...the calling that we've have received? You and I have been called into union with Christ. Now Paul is going to explore for us the implications of that new life in union with him. And, as we're gonna see here in verses one through sixteen of Chapter Four, they're focused on unity. You know, the first thing Paul wants us to understand about how to walk worthy of the calling with which we've been called, is Christian unity and the unity of the Church under the Lordship of Christ. So, before I read these verses and we see how that's so, let's pray that God would help us understand his holy word. Please stand with me, if you would. Let's let's pray our father, as your word is read and preached, we you, please work by your spirit that by your words mighty power, we might grow up into Christ, who is the head, and attained to the measure of full maturity to what you have called us. Would you so work in our hearts, by the Gospel, that, as a congregation of your church, we might become a visible demonstration to the world of the loving unity of the people of God, that by our love for one another, all might know that we are Christ's disciples before we ask it, in Jesus name. Amen. So epasians, Chapter Four, reading verses one through sixteen, I therefore, a prisoner for the Lord, urge you to walk in a manner worthy of the calling to which you have been called, with all humility and gentleness, with patience, bearing with one another in love, eager to eager to maintain the unity of the spirit it in the bond of peace. There is one body and one spirit, just as you were called to the one hope that belongs to your call, one Lord, one faith, one baptism, one God and father of all, who is over all and through all and in all. But grace was given to each one of us according to the measure of Christ's gift. Therefore, it says when he ascended on high, he led a host of captives. He gave gifts to men. In saying he ascended, what does it mean but that he had also descended into the lower parts of the earth? He who descended is the one who also ascended far above all the heavens, that he might fill all things. And he gave the Apostles, the prophets, the evangelists, the pastors and teachers, to equip the saints for the work of Ministry, FOR BUILDING UP The body of Christ us, until we all attain to the unity of the faith and of the knowledge of the son of God, to mature manhood, to the measure of the stature of the fullness of Christ, so that we may no longer be children tossed to and fro by the waves and carried about by every wind of doctrine, by human cunning, by craftiness and deceitful schemes, rather speaking the truth and love. We are to grow up in every way into him who is the head, into Christ, from whom the whole body, joined and held together by every joint with which it is equipped, when every part is working properly, makes the body grow up so that it builds itself up and love every one's this is the inherent word of God. Please be seated. You know, I think we understand that unity is vital to the...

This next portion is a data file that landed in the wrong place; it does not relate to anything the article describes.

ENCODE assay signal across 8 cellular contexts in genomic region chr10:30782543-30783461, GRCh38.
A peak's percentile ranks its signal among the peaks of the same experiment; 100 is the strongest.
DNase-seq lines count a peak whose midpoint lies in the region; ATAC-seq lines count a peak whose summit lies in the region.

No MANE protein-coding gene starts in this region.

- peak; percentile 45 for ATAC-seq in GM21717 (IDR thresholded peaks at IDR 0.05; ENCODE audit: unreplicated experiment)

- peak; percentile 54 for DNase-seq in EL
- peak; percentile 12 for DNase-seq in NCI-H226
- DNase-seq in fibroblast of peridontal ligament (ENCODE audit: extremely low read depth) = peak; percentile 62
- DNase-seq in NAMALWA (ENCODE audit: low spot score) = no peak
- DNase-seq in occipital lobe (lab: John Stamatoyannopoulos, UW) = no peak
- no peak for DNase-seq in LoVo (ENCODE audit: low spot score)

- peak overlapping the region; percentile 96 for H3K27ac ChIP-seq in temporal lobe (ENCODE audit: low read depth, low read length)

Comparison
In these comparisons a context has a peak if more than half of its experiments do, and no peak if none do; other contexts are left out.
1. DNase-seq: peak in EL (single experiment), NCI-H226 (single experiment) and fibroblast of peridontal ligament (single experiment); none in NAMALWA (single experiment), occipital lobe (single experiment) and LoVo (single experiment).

...well being of the church. It's basic. Our Savior, you will remember in his uh great high priestly prayer, he asked his father that the disciples maybe one, and he and the father are one. When we recited that the apostles creed. We confess together, don't we, that we believe in one holy Catholic, universal and Apostolic Church. The unity of the Church, the unity of Christians, is an article of faith. And yet the long history of the church, you know, not to mention the painful personal experience perhaps of many of us, teaches us that our unity is in fact very fragile. It's easily shattered. You know, we're supposed to be one, we ought to be one, but the truth is sometimes we hold grudges, don't we? You know, the truth is, sometimes we speak hartily to each other, sometimes we fight, sometimes we even divide. How, then, shall we live together? How can we begin to see answered? You know, even in in this fellowship covenant, O Pc, our saviors great prayer for Christian unity. And answering that question, I think, is the burden of these sixteen verses, and I want us to consider this its message under three headings. The first of them, in in verses one through six, is the call to unity. The call to unity in verse two, I think Paul is as a straightforward, clear exhortation to practice five core virtues. Five, I think, five building blocks of unity. We're to walk worthy of our calling, how with all humility and gentleness, with patience, forbearance and love, five building blocks of unity. You know, humility here means that we're to thank others better than ourselves. I think humility means modesty. It's the opposite of self esteem, self conceit and pride. You know, if we're saved by grace, through faith, not by works, so that no one can boast. It follows that Christians cannot be proud. Gentleness means to restrain and sometimes, I think, even to deploy our strength for the nurture and welfare of others, I think, particularly the weak and defenseless, such as the unborn. Patience means that were to quietly wait on God's timing, God's agenda, ahead of our own, I think, in any given circumstance. I think another valid translation of patience is long suffering. That's what God does with us. He suffers long with us. If he didn't, everybody no Christianity. Forbearance means to cut other people the same slack that we hope that they'll cut us. And I think love is the sum and crown of all the others combined here. You know, it's a compelling picture, isn't it, of a community marked by humility and gentleness and patience and forbearance and love. Now, who wouldn't want to belong to a community,...